In Q2 of 2014, improvements in related standards, coding technology, and content sources, as well as lower display costs, development of the 4K industry suddenly accelerated. That year several major European carriers in succession announced their intent to use 4K technology in live broadcasts of the Olympic Games and UEFA European Championship in 2016. Netflix then announced that entry-level 4K video services were being made available in North America and Europe. British Telecom (BT) and China Telecom officially publicized their commercial schedule for deploying 4K services. At the Ultra Broadband Forum (UBBF) in 2014, Huawei proposed marking 2014 as the first year of the 4K era. Since then, 4K technology and applications have attracted much attention from across the industry.
Prior to 4K, no service over ultra broadband could both meet end user requirements and also utilize network capabilities while delivering commercial benefits to carriers. 4K turned out to be a perfect match for ultra broadband. The trial use at BT is a good example: The provisioning of HD and 4K ultra-HD BT Sport services offered unprecedented development of super-fast broadband (SFBB) services. The number of broadband subscribers increased rapidly as did revenue from TV and fixed broadband, which was mission impossible for many quarters of operation previously. A senior director from BT had the following to say during a strategic summit:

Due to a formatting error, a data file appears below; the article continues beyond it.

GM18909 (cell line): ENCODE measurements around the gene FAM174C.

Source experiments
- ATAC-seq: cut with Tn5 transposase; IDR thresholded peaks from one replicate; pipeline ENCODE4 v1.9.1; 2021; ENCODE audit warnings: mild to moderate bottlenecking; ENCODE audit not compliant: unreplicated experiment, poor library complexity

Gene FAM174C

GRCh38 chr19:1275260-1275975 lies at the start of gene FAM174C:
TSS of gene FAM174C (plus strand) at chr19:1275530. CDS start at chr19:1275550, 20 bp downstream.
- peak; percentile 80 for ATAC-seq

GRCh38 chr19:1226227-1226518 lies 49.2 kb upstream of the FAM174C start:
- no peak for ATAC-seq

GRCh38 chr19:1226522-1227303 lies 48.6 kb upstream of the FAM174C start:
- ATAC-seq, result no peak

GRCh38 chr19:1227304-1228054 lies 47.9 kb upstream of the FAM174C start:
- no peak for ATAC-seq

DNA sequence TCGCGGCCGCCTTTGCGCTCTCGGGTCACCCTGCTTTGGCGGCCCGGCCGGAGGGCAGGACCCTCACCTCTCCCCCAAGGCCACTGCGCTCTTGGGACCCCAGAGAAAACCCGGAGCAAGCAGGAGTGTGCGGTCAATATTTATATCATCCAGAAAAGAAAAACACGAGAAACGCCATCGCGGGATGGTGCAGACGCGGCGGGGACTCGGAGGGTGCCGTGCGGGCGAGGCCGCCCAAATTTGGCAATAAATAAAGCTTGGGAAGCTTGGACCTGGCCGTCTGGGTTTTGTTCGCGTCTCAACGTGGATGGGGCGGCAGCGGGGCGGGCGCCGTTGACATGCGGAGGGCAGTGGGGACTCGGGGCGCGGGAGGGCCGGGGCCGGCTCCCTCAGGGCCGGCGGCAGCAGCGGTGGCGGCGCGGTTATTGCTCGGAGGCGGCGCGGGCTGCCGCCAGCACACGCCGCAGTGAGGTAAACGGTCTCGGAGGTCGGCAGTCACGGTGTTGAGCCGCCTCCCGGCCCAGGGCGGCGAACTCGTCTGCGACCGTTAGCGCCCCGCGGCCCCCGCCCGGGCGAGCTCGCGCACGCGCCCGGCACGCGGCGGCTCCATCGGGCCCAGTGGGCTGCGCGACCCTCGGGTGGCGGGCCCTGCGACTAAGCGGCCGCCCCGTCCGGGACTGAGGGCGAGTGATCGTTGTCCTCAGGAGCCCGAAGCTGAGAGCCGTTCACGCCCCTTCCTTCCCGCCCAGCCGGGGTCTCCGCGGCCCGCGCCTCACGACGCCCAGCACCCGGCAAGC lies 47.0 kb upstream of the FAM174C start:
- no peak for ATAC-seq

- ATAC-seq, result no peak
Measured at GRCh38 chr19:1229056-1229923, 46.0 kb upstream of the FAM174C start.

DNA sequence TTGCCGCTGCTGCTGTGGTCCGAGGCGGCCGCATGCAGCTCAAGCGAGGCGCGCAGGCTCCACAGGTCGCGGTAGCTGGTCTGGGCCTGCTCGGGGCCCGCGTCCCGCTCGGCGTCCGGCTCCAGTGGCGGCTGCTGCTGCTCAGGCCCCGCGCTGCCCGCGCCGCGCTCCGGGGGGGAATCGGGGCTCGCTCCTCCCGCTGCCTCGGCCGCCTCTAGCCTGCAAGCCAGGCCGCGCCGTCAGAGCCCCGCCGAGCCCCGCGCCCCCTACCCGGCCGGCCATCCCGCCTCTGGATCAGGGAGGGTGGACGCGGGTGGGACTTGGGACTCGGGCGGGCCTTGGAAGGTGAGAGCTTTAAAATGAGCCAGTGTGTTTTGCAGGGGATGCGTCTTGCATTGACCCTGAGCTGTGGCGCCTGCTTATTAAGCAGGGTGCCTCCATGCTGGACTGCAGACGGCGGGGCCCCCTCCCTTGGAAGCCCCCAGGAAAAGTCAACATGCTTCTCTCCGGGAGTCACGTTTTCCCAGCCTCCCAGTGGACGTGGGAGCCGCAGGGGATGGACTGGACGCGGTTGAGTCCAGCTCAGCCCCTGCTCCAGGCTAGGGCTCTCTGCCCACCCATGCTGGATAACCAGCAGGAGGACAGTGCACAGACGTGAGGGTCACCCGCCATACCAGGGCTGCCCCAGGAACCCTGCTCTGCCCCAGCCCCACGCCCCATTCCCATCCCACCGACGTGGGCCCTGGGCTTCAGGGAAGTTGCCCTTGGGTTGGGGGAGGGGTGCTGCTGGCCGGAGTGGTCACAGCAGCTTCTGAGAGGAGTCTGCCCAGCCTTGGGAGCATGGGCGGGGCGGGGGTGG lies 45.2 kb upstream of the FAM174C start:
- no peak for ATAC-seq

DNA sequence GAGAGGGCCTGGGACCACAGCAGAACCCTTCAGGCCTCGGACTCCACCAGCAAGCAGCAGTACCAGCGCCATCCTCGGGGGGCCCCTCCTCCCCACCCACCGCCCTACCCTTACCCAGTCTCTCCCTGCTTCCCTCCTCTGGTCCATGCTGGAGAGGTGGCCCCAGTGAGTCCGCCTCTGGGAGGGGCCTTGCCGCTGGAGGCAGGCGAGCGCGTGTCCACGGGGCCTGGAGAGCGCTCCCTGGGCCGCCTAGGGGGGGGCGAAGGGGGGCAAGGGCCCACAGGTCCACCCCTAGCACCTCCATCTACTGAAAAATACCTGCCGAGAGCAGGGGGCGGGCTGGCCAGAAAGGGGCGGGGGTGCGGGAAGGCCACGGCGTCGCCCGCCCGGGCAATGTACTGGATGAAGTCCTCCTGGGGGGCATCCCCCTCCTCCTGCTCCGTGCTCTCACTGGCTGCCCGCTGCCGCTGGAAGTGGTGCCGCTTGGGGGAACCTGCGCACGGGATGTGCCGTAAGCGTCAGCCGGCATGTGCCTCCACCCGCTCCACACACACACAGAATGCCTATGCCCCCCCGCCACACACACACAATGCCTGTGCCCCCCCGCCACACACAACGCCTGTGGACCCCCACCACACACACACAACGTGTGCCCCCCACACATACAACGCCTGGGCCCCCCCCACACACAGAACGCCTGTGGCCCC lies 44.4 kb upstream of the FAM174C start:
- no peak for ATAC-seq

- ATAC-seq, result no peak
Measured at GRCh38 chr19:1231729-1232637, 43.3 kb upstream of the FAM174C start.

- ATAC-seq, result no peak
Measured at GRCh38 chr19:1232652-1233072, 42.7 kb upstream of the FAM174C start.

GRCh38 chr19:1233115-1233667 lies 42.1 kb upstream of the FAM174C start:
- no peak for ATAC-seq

"4K is the best fresh meat for ultra broadband, and only 4K can bring out the hidden value of ultra-broadband networks."
From the consumer perspective, 4K brings better experience, for which consumers are willing to pay. The combination of 4K and ultra broadband benefits consumers, carriers, and 4K content providers, and helps create a healthy commercial ecosystem and cycle for ultra broadband. At UBBF in 2015, after two days of discussion with global operators, we came to the consensus that ultra broadband networks must be constructed and operated toward providing the best 4K service experience.
Basic 4K video services require 30M to 50M in bandwidth throughput. As the cost of terminals keeps falling and the personalized requirements of users increases, each family is expected to ultimately require multiple 4K terminals. Therefore, 100M or even 1000M will become a basic requirement for residential broadband users in the new era. 4K video services release the real value of ultra broadband, helping find the acting point of user requirements and innovation focus, and also make fixed broadband irreplaceable.
After realizing the importance of video services and witnessing the new opportunities 4K technology brings, more than 60 carriers have announced intent to roll video services into their basic service offerings. No matter the Fiber+Radio+TV infrastructure development strategy or FBB+MBB+4K business development strategy, the essence is collaboration between fixed and mobile networks and regarding video services as fundamental services. With the elements clearly in place, these transformations are cumulatively referred to as the FMC 2.0 strategy (FBB+MBB+Content). The FBB+MBB full-service operation makes fixed broadband/network essential as end users want to move seamlessly across both network types, while 4K content makes the fixed broadband/network irreplaceable. Facing intensifying competition and new challenges while noting the lucrative opportunities, carriers realize FMC 2.0 is not only the crucial strategy in business transformation, but also a prerequisite to implementing digital operations. Based on the development status of telecom carriers around the world, FMC 2.0 is truly becoming the new norm in carrier business transformations.